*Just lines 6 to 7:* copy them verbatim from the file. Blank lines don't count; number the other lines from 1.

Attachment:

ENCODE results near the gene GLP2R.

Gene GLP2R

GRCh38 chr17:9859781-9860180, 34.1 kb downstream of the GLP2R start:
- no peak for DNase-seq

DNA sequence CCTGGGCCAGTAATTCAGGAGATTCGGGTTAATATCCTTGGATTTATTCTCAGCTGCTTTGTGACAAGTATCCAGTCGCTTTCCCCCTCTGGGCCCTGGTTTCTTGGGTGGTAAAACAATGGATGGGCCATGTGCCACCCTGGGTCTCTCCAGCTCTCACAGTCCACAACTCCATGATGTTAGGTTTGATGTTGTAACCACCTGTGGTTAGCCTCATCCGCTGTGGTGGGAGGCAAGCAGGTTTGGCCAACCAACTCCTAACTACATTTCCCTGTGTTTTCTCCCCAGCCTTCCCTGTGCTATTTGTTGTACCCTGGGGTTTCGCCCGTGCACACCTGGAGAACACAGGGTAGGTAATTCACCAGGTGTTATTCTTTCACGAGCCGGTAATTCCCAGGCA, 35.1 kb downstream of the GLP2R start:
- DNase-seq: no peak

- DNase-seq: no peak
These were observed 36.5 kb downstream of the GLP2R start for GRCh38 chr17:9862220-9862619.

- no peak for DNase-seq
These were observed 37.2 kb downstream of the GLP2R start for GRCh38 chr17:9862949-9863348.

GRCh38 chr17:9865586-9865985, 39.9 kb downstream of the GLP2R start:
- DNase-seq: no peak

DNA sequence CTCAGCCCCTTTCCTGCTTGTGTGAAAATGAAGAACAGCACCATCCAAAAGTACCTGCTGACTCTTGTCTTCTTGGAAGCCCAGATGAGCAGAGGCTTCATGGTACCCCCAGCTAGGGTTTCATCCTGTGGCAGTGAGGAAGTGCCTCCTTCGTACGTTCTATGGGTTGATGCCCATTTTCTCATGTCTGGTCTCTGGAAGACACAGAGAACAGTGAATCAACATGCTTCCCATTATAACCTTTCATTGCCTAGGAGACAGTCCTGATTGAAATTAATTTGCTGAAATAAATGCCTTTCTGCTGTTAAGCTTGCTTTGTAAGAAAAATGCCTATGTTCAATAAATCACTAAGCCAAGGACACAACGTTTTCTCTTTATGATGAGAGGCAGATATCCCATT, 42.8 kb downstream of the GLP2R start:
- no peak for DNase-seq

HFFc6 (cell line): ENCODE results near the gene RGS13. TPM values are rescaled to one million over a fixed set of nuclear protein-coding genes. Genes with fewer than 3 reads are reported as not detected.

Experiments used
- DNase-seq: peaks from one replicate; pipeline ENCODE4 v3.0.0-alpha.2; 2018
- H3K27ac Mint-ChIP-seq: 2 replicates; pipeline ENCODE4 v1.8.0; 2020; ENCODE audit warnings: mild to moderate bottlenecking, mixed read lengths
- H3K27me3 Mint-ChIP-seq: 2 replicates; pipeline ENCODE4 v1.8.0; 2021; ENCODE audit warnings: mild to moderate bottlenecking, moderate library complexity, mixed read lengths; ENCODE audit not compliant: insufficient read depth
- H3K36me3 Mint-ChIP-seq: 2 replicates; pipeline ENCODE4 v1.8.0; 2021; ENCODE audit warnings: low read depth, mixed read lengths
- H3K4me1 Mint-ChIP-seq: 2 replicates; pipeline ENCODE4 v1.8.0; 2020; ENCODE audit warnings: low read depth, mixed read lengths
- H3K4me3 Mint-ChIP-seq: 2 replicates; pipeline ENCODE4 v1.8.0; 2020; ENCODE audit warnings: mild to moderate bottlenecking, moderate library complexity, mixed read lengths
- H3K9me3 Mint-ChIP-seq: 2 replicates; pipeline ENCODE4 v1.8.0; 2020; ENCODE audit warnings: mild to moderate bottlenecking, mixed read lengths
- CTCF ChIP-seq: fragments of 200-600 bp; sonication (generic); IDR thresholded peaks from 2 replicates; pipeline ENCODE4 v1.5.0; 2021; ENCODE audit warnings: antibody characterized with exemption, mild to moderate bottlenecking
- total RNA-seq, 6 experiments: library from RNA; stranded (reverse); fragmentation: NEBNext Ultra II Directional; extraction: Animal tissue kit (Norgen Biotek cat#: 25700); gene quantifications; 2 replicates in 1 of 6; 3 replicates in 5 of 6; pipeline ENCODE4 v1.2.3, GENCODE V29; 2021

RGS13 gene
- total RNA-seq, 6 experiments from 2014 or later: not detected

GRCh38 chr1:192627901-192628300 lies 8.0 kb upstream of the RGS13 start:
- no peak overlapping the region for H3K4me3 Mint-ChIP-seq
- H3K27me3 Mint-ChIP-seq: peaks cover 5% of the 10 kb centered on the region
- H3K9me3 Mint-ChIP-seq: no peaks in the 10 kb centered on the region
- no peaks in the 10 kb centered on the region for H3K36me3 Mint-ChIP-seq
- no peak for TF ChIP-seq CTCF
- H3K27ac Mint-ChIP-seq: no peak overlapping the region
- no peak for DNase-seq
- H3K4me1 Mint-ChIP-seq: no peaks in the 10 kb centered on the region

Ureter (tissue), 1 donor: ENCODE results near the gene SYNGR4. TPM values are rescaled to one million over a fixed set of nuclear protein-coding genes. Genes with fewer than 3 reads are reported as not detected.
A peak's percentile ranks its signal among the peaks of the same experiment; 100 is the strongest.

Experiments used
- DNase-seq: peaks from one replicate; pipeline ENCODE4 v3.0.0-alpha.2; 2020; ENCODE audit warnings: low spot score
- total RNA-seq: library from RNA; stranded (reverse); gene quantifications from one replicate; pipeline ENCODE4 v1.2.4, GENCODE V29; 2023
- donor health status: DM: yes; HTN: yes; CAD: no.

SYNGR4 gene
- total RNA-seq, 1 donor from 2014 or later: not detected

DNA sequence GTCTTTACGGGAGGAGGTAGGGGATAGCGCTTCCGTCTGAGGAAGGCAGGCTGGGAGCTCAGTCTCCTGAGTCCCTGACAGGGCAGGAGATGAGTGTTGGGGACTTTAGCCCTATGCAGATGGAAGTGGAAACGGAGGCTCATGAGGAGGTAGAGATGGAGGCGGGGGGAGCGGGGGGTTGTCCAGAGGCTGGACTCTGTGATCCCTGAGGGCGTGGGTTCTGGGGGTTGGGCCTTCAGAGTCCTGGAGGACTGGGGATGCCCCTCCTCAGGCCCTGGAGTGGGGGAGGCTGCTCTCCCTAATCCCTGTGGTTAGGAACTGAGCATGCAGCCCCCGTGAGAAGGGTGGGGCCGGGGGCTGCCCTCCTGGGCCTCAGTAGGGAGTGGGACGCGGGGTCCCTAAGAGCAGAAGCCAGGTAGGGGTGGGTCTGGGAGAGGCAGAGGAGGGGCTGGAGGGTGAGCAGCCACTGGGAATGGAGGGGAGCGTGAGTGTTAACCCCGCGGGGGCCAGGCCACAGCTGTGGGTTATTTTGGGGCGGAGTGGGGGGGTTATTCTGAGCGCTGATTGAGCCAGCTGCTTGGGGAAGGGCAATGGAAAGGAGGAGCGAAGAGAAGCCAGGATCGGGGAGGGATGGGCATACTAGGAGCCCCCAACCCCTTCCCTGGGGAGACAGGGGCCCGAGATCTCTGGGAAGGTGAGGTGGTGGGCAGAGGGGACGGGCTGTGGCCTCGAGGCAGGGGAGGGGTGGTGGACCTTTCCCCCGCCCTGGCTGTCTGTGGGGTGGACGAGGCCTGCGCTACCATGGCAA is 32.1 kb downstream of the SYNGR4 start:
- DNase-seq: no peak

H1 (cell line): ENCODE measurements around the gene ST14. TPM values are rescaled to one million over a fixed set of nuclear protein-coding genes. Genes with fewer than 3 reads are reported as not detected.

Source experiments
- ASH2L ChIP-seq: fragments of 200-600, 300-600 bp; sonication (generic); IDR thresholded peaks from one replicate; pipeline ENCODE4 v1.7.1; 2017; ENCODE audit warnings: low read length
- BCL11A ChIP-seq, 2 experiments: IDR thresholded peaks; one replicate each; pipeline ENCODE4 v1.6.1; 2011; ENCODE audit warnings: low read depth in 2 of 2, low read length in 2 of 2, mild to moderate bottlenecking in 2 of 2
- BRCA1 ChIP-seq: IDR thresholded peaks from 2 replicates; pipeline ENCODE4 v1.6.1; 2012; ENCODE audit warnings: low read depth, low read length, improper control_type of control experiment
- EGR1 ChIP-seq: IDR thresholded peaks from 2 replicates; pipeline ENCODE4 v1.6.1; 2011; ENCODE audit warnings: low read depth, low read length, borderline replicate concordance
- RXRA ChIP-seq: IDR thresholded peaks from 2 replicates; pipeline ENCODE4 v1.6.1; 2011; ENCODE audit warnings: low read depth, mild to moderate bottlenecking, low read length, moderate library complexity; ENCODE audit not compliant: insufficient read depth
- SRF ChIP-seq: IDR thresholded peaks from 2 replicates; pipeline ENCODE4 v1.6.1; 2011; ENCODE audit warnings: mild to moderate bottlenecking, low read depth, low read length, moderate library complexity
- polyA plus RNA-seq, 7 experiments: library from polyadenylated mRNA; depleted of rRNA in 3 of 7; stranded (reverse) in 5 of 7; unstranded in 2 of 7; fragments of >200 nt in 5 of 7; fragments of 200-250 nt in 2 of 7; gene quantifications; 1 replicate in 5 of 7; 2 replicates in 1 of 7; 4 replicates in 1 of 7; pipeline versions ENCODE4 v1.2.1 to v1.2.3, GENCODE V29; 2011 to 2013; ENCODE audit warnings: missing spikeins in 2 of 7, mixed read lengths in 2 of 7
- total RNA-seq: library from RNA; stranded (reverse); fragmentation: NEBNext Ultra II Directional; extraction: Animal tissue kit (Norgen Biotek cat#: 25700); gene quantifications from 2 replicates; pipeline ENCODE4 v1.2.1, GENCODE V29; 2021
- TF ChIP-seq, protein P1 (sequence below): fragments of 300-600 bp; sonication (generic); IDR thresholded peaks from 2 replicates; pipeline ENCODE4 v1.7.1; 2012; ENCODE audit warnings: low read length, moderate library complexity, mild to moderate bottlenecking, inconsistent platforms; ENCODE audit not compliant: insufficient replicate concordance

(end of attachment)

- DNase-seq: no peak

- DNase-seq: no peak